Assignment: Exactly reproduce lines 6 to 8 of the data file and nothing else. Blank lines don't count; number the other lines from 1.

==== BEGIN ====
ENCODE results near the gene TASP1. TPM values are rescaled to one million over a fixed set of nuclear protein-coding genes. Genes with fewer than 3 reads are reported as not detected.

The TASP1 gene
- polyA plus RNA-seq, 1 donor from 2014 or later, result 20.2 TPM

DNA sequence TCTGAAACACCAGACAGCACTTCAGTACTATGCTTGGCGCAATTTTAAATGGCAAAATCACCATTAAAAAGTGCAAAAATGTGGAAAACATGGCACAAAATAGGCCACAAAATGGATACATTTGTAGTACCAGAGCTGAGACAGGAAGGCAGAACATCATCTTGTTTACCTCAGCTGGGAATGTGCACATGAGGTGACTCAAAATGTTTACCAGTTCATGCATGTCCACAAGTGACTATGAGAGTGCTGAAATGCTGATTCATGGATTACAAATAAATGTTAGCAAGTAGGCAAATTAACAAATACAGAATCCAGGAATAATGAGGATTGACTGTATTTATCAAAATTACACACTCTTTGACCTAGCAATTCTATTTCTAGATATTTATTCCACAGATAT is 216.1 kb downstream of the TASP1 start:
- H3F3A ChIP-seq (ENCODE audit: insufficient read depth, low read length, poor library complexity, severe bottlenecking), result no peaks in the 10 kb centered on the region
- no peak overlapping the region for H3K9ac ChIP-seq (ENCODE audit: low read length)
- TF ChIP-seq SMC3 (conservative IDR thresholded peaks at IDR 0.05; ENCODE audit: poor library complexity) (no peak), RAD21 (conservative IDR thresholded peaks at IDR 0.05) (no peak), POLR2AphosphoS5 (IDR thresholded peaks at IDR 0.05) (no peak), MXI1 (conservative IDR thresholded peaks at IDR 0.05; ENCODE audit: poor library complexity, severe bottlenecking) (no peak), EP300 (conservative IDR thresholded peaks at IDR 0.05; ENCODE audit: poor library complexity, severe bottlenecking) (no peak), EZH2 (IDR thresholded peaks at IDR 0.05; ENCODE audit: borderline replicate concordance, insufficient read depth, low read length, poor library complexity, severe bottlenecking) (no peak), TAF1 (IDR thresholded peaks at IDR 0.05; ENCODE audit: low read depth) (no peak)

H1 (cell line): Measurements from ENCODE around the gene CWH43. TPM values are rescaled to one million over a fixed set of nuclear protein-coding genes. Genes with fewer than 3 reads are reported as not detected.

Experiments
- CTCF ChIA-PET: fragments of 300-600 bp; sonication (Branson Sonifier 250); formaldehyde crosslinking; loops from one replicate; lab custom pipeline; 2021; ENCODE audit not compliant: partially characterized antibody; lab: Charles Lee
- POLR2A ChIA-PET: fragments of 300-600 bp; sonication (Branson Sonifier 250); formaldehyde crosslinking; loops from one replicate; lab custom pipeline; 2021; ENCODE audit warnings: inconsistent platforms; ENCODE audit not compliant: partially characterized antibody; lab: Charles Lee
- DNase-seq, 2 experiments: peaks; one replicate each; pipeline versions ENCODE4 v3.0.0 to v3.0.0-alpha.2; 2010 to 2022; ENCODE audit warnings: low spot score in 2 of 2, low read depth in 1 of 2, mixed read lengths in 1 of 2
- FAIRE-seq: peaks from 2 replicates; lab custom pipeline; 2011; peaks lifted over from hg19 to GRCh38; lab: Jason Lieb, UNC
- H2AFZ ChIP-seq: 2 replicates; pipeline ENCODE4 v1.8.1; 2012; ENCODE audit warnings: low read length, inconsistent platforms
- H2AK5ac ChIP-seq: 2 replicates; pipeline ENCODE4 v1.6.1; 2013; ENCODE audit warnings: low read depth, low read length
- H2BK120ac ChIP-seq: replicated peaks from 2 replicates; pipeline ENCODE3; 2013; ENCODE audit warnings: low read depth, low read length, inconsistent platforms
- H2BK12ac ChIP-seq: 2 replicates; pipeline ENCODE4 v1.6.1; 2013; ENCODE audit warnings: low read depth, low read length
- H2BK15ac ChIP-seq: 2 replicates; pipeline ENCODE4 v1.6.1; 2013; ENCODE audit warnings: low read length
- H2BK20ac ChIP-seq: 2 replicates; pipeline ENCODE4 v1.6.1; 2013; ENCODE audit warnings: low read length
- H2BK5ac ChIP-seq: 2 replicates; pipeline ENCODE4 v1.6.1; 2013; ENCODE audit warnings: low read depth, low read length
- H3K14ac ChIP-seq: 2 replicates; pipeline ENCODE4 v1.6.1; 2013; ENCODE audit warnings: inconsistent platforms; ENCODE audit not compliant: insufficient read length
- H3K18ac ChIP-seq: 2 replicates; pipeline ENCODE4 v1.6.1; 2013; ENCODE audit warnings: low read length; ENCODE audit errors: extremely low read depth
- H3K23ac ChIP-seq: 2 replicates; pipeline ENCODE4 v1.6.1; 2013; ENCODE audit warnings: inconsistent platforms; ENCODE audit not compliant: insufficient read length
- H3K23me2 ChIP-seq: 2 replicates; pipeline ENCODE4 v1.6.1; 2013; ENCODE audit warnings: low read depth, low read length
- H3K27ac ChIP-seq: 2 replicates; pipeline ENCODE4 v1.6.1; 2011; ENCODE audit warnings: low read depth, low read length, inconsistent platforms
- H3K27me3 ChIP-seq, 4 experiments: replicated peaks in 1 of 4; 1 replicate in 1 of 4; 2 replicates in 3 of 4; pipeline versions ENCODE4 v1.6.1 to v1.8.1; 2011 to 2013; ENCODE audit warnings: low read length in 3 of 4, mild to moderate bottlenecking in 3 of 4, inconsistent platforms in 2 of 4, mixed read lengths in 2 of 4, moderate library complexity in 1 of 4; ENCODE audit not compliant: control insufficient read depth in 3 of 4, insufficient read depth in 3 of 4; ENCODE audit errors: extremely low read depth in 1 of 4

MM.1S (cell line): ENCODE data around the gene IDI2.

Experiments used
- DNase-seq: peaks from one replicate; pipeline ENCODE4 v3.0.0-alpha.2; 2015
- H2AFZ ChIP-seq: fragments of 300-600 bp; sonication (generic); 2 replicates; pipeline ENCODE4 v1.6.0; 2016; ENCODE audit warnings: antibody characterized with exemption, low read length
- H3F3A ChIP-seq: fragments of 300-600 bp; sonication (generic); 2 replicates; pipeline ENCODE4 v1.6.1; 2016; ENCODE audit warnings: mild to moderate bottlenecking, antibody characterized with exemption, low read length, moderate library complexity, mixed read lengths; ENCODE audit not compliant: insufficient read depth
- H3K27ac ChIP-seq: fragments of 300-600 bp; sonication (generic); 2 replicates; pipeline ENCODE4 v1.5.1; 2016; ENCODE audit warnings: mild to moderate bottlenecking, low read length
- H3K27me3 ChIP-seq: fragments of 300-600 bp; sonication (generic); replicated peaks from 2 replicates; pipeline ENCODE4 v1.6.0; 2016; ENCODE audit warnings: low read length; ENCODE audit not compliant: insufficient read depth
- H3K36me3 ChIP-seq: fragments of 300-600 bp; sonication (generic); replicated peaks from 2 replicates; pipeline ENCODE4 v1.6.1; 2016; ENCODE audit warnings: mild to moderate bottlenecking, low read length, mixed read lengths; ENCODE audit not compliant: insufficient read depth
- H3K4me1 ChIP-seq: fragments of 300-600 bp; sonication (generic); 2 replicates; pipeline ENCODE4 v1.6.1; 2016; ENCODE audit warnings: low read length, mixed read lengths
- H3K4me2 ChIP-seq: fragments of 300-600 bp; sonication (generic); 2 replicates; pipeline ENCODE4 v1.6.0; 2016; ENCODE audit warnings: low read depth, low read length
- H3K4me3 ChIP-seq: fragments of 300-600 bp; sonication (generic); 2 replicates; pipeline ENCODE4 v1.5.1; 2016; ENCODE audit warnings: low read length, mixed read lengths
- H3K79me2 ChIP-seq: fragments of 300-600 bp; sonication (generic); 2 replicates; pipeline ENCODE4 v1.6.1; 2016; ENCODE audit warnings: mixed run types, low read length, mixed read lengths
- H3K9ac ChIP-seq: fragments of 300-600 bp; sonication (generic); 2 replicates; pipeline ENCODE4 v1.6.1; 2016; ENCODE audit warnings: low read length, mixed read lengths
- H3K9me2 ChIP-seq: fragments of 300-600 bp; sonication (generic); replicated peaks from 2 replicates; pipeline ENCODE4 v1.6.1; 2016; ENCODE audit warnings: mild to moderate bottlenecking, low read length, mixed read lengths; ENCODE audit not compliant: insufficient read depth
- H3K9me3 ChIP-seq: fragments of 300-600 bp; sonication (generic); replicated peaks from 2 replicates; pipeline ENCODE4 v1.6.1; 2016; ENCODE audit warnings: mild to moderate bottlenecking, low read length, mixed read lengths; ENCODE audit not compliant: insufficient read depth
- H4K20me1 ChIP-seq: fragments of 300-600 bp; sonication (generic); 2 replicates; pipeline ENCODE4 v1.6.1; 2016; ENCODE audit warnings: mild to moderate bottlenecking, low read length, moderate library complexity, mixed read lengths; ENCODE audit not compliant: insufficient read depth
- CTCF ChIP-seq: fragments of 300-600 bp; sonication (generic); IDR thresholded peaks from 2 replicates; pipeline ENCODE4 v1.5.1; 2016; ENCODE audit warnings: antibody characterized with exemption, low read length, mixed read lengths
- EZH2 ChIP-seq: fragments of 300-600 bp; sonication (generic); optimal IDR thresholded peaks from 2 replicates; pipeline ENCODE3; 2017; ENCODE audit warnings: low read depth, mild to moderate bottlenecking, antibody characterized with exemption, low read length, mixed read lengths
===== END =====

- no peak overlapping the region for H3K9ac ChIP-seq (ENCODE audit: low read length)
- TF ChIP-seq SMC3 (conservative IDR thresholded peaks at IDR 0.05; ENCODE audit: poor library complexity) (no peak), RAD21 (conservative IDR thresholded peaks at IDR 0.05) (no peak), POLR2AphosphoS5 (IDR thresholded peaks at IDR 0.05) (no peak), MXI1 (conservative IDR thresholded peaks at IDR 0.05; ENCODE audit: poor library complexity, severe bottlenecking) (no peak), EP300 (conservative IDR thresholded peaks at IDR 0.05; ENCODE audit: poor library complexity, severe bottlenecking) (no peak), EZH2 (IDR thresholded peaks at IDR 0.05; ENCODE audit: borderline replicate concordance, insufficient read depth, low read length, poor library complexity, severe bottlenecking) (no peak), TAF1 (IDR thresholded peaks at IDR 0.05; ENCODE audit: low read depth) (no peak)

H1 (cell line): Measurements from ENCODE around the gene CWH43. TPM values are rescaled to one million over a fixed set of nuclear protein-coding genes. Genes with fewer than 3 reads are reported as not detected.